It was easy to find, and despite the lake not being all that scenic, there were some great views of the surrounding mountains. I also managed to find some old car wrecks and some giant wooden chairs lakeside.
I walked around 12km in total in about two and a half hours; it was very enjoyable.
This week I had a chance to check out the Whistler train wreck site: a part of the forest near Whistler where several train carriages rest that were part of a train derailment in 1956.
The area has been declared a legal graffiti zone so each carriage is colourfully decorated in all kinds of spray paint.
I’ve never seen anything like it; it was like an urban jungle in the middle of a forest. Amazing stuff.
After lunch today we decided to hike to Lost Lake, which is surprisingly close to Whistler Village, and surprisingly scenic. There was a walking only narrow trail that led to Lost Lake through a beautiful forest on the way. Lost lake was very pretty but I actually enjoyed the journey more than the destination.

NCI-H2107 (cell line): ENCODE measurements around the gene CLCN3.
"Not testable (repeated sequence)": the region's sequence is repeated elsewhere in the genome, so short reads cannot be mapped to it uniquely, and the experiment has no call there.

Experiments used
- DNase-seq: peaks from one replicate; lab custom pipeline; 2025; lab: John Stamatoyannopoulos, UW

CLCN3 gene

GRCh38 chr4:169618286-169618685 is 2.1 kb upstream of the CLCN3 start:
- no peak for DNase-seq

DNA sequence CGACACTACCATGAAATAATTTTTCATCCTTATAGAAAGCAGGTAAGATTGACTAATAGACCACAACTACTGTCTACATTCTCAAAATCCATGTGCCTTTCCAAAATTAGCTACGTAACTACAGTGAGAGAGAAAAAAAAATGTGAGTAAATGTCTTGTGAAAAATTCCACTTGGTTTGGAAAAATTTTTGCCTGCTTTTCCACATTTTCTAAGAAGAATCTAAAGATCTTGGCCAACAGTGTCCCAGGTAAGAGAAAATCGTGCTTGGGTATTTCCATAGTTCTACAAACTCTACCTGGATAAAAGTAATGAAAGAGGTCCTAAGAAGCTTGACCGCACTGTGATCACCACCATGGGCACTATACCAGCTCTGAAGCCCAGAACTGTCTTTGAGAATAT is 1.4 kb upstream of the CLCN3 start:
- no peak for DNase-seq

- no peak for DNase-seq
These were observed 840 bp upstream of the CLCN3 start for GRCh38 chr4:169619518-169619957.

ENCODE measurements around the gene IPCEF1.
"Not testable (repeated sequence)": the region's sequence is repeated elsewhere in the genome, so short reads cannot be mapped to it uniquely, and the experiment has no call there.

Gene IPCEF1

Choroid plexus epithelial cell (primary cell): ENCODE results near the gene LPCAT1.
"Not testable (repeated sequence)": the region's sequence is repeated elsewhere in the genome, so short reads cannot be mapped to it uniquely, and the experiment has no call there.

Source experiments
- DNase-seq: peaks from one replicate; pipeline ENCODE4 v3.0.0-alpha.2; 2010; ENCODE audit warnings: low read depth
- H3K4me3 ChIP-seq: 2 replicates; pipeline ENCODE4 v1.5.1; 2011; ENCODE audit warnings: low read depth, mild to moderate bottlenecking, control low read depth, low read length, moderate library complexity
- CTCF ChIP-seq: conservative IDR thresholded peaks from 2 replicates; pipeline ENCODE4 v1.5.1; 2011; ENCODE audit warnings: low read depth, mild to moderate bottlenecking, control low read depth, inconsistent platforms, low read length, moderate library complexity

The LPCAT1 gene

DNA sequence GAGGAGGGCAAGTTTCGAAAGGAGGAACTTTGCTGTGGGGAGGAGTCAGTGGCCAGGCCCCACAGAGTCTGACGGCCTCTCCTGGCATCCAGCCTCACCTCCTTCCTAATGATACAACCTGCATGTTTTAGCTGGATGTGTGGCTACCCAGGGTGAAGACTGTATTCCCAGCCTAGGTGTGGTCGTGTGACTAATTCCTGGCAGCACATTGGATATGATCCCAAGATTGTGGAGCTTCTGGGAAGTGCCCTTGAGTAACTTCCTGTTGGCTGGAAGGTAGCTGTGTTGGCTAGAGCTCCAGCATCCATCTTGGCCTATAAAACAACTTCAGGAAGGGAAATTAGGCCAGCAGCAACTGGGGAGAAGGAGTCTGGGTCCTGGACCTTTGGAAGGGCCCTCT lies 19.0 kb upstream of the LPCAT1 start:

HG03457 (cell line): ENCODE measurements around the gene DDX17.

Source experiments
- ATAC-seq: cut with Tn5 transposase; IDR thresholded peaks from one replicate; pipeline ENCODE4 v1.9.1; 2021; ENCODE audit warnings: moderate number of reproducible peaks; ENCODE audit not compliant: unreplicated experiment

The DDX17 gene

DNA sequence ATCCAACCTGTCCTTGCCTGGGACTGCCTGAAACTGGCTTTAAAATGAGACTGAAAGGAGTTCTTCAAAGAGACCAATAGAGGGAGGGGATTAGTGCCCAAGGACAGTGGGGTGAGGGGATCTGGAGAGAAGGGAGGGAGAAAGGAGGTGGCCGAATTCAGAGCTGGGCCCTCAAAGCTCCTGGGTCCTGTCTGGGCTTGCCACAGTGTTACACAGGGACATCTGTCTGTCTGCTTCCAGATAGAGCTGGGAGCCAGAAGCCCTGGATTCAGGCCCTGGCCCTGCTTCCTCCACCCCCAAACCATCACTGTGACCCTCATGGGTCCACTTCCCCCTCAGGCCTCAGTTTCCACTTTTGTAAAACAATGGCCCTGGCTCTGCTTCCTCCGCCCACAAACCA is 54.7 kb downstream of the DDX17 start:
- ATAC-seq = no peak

I’m in Whistler, Canada for a week of work with a little bit of play.
Today was a play day so we rode a gondola to the top of Whistler Mountain where there’s another gondola that goes across to the peak of Blackcomb Mountain. The weather was cool and climatic, changing the landscape almost constantly.
We saw some great scenery and I got some good shots. Well worth the time up there!
Travel in your 20s, 30s, 40s, 50s, 60s, because every decade you will have different constraints and experiences. e.g 20s may lack money, 60s may lack health. So don’t wait. It is money well spent.
I found this little gem on an Australian forum I frequent.
It’s easy in your thirties with young children to forgo travel by putting it in the ‘too hard’ basket, but it can still be very rewarding when you actually do.
I imagine the forties will have similar challenges of traveling with teenagers, but I don’t want to get too old to realize I haven’t traveled enough.
I spent five days last week working/playing in Southern California, specifically La Jolla near San Diego.
I drove from LAX to La Jolla and back, which was a nice drive but difficult with lots of freeways, rain (on the way down), traffic (all the time) and of course driving on the wrong side of the road.
So, so, so many succulents and cacti everywhere.
Here’s some pics: